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Our motto: "Critical thinking in the cheap seats." Unbiased, honest classical music and opera opinions, occasional obituaries and classical news reporting, since 2007. All written content © 2016 by Paul J. Pelkonen. For more about Superconductor, visit this link. For advertising rates, click this link. Follow us on Facebook.

Saturday, May 6, 2017

Concert Review: Finding Joy at Last

Alan Gilbert conducts Beethoven and Schoenberg.
by Paul J. Pelkonen
Alan Gilbert at the helm of the New York Philharmonic.
Photo by Chris Lee for the New York Philharmonic.
Since its beginnings in 2009, Alan Gilbert's tenure at the helm of the New York Philharmonic has been characterized by bold programming initiatives and a strength in the music of the 20th century. However, there have been mixed results with works of the core repertory of the 19th century, particularly in the symphonies of Beethoven. On Friday night, with his tenure nearing its end, Mr. Gilbert showed mastery of that most knotty of Beethoven symphonies: the No. 9 in D minor.



The work was coupled with A Survivor from Warsaw, Arnold Schoenberg's harrowing ten-minute work for large orchestral forces, chorus and speaker. Schoenberg, an Austrian Jew who fled to California, uses his signature twelve-tone technique to couch a harrowing account of one of the few Jews who survived the Warsaw Ghetto. This was a walled-off square mile, packed with 400,000 displaced Jews, most of whom were starved, murdered in the camps, or killed in the Warsaw Ghetto Uprising of 1943. 11,500 Jews survived

The work juxtaposes an English text (the narration of the unnamed survivor) German to represent the shouts and commands of Nazi officers, and in its closing pages, the Jewish prayer "Shema Yisroel," sung by a men's chorus. The speaker was Tony-winning actor Gabriel Ebert, who delivered the English and German text through clipped and harrowing tones, as the orchestra thundered, roared and clattered behid him. The men's chorus entered, tramping into the orchestra seating of a darkened Avery Fisher Hall and unleashing the prayer on the unsuspecting audience. It was a powerful effect.

At the end of the Schoenberg, the lights went out, dousing the house in darkness. Following the applause, Mr. Gilbert took the podium to start the Beethoven Ninth. The first movement was crisp and precise, with occasional rubato stretches in the tempo that brought accent and enohasis to certain phrases. Most important here was the synchornicity between Mr. Gulbert and his players: they gave him every accent and note that he asked for, and the results were simply thrilling.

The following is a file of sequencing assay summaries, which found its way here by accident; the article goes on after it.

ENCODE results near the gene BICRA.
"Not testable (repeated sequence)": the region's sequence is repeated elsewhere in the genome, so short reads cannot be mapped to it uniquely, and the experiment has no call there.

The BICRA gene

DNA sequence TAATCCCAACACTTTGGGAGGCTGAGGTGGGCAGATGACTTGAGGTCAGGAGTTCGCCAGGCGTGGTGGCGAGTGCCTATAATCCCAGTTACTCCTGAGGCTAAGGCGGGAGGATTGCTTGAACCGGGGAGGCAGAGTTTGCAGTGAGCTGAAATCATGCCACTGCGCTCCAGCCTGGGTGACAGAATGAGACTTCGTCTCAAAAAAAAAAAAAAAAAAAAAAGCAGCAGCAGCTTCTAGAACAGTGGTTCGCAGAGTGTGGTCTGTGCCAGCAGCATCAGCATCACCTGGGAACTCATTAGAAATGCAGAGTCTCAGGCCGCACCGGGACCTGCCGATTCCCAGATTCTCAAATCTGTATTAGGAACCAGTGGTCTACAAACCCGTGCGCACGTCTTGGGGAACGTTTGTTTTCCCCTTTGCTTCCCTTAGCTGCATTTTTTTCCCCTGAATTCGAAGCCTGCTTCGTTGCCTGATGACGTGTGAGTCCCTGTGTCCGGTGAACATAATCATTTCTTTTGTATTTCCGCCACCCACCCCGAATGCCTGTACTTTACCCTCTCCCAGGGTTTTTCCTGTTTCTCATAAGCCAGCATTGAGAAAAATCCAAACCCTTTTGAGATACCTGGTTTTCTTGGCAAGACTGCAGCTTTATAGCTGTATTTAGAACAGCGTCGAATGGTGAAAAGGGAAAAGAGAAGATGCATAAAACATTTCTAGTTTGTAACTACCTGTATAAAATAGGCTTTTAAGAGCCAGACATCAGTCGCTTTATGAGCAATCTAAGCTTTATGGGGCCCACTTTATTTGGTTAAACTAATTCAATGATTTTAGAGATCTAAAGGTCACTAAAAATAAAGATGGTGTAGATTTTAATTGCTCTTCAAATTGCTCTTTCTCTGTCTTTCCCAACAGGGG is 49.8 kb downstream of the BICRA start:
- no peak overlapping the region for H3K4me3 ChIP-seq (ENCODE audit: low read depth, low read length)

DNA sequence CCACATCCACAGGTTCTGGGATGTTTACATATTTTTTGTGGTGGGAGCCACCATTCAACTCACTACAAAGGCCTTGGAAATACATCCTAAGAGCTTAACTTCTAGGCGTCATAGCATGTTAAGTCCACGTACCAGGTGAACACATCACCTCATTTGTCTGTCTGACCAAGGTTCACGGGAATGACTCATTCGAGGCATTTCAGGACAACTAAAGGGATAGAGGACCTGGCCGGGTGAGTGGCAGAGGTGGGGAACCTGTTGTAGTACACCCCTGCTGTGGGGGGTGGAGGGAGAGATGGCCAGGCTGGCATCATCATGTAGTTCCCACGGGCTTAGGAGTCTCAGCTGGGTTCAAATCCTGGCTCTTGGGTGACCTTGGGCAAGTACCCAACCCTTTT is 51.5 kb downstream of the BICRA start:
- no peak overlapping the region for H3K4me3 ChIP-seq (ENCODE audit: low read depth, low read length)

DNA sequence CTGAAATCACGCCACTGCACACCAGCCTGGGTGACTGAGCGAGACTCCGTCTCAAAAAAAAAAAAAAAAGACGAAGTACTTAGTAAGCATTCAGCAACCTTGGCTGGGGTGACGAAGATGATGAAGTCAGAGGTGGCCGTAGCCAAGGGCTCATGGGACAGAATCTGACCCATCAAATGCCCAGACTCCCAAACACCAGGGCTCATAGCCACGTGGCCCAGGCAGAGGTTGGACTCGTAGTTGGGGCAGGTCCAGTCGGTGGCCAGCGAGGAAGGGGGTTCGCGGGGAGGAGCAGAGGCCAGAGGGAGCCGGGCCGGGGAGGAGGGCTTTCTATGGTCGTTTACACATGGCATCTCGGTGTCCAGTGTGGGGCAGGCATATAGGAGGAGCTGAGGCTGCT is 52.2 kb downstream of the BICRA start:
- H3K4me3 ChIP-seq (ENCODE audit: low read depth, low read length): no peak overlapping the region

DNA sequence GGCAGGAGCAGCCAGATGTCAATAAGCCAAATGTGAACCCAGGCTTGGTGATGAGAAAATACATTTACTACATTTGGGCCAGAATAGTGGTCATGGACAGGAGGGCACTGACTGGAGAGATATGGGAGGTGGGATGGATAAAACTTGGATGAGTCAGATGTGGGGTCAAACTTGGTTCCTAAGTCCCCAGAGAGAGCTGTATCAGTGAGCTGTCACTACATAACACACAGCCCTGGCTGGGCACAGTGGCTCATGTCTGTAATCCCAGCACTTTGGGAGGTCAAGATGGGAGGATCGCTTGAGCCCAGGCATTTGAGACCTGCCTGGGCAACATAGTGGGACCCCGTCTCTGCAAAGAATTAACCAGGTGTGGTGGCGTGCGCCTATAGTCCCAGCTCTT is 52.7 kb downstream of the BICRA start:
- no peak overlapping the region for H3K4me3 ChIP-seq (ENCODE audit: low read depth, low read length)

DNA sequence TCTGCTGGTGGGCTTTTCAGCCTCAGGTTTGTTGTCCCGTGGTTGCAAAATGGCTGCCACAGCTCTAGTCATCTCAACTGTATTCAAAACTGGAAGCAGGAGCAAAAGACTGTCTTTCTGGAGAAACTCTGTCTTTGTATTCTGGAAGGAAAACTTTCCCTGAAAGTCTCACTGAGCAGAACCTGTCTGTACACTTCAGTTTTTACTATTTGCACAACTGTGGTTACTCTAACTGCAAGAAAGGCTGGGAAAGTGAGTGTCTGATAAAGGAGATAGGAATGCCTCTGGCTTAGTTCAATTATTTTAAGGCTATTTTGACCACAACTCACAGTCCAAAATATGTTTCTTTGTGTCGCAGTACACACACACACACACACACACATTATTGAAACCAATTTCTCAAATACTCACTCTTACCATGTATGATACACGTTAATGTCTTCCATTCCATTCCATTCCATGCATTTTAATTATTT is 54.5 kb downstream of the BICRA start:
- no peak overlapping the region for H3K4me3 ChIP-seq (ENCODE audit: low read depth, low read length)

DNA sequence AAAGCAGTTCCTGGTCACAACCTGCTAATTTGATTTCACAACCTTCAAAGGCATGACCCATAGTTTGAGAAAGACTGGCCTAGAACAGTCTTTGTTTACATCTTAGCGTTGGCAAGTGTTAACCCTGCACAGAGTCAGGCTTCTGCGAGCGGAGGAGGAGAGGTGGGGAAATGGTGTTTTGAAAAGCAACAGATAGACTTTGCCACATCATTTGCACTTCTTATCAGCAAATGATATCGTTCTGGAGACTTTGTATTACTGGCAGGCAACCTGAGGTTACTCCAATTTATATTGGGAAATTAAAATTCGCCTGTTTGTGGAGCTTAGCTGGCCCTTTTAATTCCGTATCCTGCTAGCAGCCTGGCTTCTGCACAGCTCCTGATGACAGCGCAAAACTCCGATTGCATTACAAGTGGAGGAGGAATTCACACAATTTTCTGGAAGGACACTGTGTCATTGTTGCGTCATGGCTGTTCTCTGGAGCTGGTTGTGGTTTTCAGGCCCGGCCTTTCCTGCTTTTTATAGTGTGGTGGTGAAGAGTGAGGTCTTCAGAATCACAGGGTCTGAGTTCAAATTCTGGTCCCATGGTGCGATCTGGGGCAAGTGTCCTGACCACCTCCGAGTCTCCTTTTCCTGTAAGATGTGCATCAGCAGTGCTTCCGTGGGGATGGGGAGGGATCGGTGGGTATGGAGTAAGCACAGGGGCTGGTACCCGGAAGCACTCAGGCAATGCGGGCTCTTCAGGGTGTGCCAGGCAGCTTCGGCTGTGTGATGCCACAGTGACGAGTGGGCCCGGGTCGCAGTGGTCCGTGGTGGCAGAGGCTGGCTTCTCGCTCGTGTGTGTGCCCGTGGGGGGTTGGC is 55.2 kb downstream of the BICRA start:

That trend continued in the Scherzo, announced by a descending three-chord figure answered by bangs on the timpani. The string players bit cleanly into the complex textures, creating a feeling of perpetual motion in the outer sections before the woodwinds took over and played the central trio. Of note here, the precision of flute, oboe and clarinet, answered by the section of cellos in a song of their own.

That idea of call-and-response is central to each movement of this sprawling symphony. It is present too in the slow movement, an Adagio that sounds like it could be from a much earlier Beethoven work before it goes in its own unique direction. The overall effect here was one of serenity with Mr. Gilbert guiding the players toward the revelations that were to come. Each bar here holds the promise of a better world, upping the stakes for the struggle of the massive final movement.

This began in chaos, with the keys of D minor and B flat major juxtaposed to create an unforgiving and oppressive wall of sound. This yielded to the basses. They argued (persuasively) for the unleashing of the Ode to Joy theme, which was carried through the rest of the orchestra. Chaos returned and then bass Eric Owens stood up, his powerful voice singing the recitative melody. He was joined by three other soloists and the massed forces of the Westminster Symphonic Choir as Beethoven fused chorus and symphony together.

It is very easy for a conductor to get lost in this complex last movement. There are pitfalls: the tricky Turkish march, the first fugue that follows and the numerous pauses for rest which any audience can ruin with early applause. As the chorus intoned "Seid umschlugnen, millionen!" it was clear that conductor and orchestra are finally comfortable together playing this music. Mr. Gilbert moved through whiplash tempo shifts and different orchestral and vocal forces with a new mastery over this material. It is too bad that Mr. Gilbert and the Philharmonic waited so long to finally get this work right.

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Since 2007, Superconductor has grown from an occasional concert or CD review to a near-daily publication covering classical music, opera and the arts in and around NYC, with excursions to Boston, Philadelphia, and upstate NY. I am a freelance writer living and working in Brooklyn NY. And no, I'm not a conductor.